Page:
A PBOT contractor installs a speed safety camera on a high crash corridor. More cameras are coming soon to Portland's most dangerous streets and intersections. Photo by PBOT.
(Oct 5, 2023) The Portland Bureau of Transportation (PBOT), in partnership with the Portland Police Bureau, is expanding the city’s use of cameras in traffic enforcement as part of the Vision Zero program to end traffic deaths. Today there are 20 cameras operating and issuing citations (or warnings) in Portland. By the end of 2023, the city’s contractor expects to have at least eight additional cameras operational. Up to 12 more cameras are in design and should be constructed next year.
The bureaus' contractors are installing speed safety cameras, which are mounted to a pole and enforce speed limits. They're also installing intersection safety cameras, which provide enforcement of speed limits and red-light compliance. In addition, some longstanding red-light cameras will be upgraded to enforce both infractions.
Contractors install cameras along high crash corridors and at some of Portland’s most dangerous intersections to reduce dangerous driving behaviors and prevent traffic deaths and serious injuries. In total, the city will soon operate 40 safety cameras throughout Portland.
"With more traffic enforcement, we can send a strong signal that the reckless driving we've all seen in recent years is unacceptable in Portland," said City Commissioner Mingus Mapps, who oversees PBOT. "These cameras are a tremendous supplement to the essential work of our Portland police officers. With more enforcement, and more investment in rebuilding our streets to make them safer for everyone, we can get people to slow down and drive safer."
"With these cameras, we are giving people a strong incentive to slow down and drive more safely," PBOT Director Millicent Williams said. "We have seen a decisive drop in dangerous driving very soon after we added camera enforcement on several high crash corridors, so I am eager to grow this program as quickly as possible. With Vision Zero as our guide, we need a communitywide effort, and we need to use every tool available, if we are to reduce and eventually eliminate traffic deaths in Portland."
Camera enforcement and PBOT's budget
Camera enforcement does not help address PBOT's current financial crisis, the bureau's $32 million annual budget shortfall, and the likelihood of layoffs July 1. By state law, about 70% of the net revenue from citations goes to the state, and most of it to the Criminal Fine Account, which pays for public safety, criminal injury compensation for victims, and forensic services.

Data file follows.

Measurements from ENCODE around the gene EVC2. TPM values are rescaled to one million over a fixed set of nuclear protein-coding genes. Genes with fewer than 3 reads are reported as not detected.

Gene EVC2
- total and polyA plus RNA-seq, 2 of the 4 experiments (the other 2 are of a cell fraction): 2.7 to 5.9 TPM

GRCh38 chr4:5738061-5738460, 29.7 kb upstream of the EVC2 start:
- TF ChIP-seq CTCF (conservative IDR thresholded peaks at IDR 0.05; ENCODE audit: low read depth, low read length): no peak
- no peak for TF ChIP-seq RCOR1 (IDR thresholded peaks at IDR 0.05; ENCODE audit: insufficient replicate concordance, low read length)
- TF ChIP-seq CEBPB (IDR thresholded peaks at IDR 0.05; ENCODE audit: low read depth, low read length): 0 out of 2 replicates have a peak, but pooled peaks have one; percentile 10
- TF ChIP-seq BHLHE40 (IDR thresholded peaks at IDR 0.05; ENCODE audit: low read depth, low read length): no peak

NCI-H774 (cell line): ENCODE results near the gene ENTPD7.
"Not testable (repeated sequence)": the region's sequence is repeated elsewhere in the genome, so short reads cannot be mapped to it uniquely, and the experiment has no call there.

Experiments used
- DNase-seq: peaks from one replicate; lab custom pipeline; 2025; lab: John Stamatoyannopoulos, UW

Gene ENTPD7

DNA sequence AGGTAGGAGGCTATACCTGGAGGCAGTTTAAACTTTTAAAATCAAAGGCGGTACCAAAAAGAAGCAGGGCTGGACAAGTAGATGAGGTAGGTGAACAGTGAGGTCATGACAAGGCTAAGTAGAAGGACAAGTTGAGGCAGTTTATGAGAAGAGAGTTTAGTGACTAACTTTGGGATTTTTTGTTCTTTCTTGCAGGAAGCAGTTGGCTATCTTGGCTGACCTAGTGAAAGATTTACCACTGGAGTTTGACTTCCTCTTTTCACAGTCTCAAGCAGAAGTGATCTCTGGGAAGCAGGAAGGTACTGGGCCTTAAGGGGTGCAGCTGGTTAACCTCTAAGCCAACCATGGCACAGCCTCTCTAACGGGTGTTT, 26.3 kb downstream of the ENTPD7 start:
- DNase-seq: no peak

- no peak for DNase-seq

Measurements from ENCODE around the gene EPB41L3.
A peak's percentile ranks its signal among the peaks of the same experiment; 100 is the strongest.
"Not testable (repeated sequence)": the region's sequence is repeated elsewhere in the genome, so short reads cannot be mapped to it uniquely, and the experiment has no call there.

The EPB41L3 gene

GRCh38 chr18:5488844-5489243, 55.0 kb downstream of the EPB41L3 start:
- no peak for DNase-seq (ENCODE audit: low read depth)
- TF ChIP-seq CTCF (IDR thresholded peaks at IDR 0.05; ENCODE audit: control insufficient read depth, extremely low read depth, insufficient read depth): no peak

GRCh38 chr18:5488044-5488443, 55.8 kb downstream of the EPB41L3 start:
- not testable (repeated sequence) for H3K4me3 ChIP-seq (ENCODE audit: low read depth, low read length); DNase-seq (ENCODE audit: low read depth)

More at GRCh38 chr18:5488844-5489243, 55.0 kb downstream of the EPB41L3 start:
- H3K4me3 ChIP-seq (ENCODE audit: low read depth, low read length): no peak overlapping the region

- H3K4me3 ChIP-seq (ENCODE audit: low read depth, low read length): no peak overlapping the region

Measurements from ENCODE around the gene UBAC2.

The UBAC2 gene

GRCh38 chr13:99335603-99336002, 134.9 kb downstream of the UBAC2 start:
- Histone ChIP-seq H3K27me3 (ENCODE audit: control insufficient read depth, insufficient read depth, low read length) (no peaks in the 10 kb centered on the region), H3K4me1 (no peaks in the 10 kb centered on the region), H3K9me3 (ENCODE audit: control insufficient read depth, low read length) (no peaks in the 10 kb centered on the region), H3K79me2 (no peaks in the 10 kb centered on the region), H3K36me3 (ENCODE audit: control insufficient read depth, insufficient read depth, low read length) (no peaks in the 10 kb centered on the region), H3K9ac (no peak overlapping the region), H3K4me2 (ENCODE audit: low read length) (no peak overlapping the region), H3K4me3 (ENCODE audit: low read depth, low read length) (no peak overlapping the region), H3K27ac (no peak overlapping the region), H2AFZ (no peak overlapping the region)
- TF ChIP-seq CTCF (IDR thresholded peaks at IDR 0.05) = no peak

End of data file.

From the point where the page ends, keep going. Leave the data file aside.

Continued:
Since the speed camera enforcement program started in 2015, it has not generated revenue for transportation, beyond the cost of installing and operating the cameras themselves. Any funds that reach the city are required to be spent on traffic safety programs or improvements.
Delivering traffic safety tools to Portland’s most dangerous streets and intersections
Cameras are operational or coming soon on some of the busiest, most dangerous streets and intersections in Portland, including: 82nd Avenue, SE Foster Road, SE Powell Boulevard, SE Stark Street, E Burnside Street, NE 122nd Avenue, NE Broadway, NE César E. Chávez Boulevard, NE Columbia Boulevard, NE Glisan Street, NE Halsey Street, NE Killingworth Street, NE Martin Luther King Jr. Boulevard, NE Sandy Boulevard, and SW Barbur Boulevard. For the full list and updates, visit VisionZeroPortland.com/SafetyCameras.
To give drivers an opportunity to adjust to change, the bureaus at first send warning letters. After the warning period, the Portland Police Bureau and PBOT issue citations. Speeding citations range in fines from $170 to $440. Red-light running citations result in a $265 fine. New signage ahead of all speed safety cameras will warn drivers about the new cameras. Commonly used travel apps also warn travelers about the presence of cameras.
Speeding is deadly and automated enforcement is a proven tool
In a 2018 scientific survey of 400 Portlanders conducted by DHM Research, 75% of respondents expressed support for safety cameras to enforce speed limits on streets with high crash rates. Portland’s speed safety cameras have demonstrated a significant reduction in speeding. A 2020 speed study showed a 94% decrease in top end speeding (11 mph or more over the speed limit) from 2016 to 2020 on all four corridors where PBOT had speed safety cameras installed. Speeding is a top contributing factor to deadly crashes across the Portland region. Traveling at excessive speeds increases the likelihood that a crash will occur and increases the severity of crashes when they do happen. The faster people drive, the longer it takes them to react to and to bring their vehicle to a stop once they have hit the brakes.
For more than 20 years, Portland Police have used cameras in police vans, staffed by officers, to provide speed enforcement, moving them from place to place. PBOT led the effort to change state law in 2015 to allow Portland to also use cameras permanently mounted on posts to provide speed enforcement, 24 hours a day, 365 days a year.
PBOT leads citywide efforts to achieve Vision Zero, the city’s goal of eliminating traffic deaths and serious injuries on city streets. With the understanding that all traffic fatalities are preventable, Vision Zero calls for the use of proven safety methods such as photo radar cameras for speed enforcement to reduce speeding -- one of the leading causes of deaths and serious injuries on our streets. Learn more about Vision Zero at VisionZeroPortland.com.
The Portland Bureau of Transportation (PBOT) is the steward of the city’s transportation system, and a community partner in shaping a livable city. We plan, build, manage and maintain an effective and safe transportation system that provides access and mobility. Learn more at Portland.gov/transportation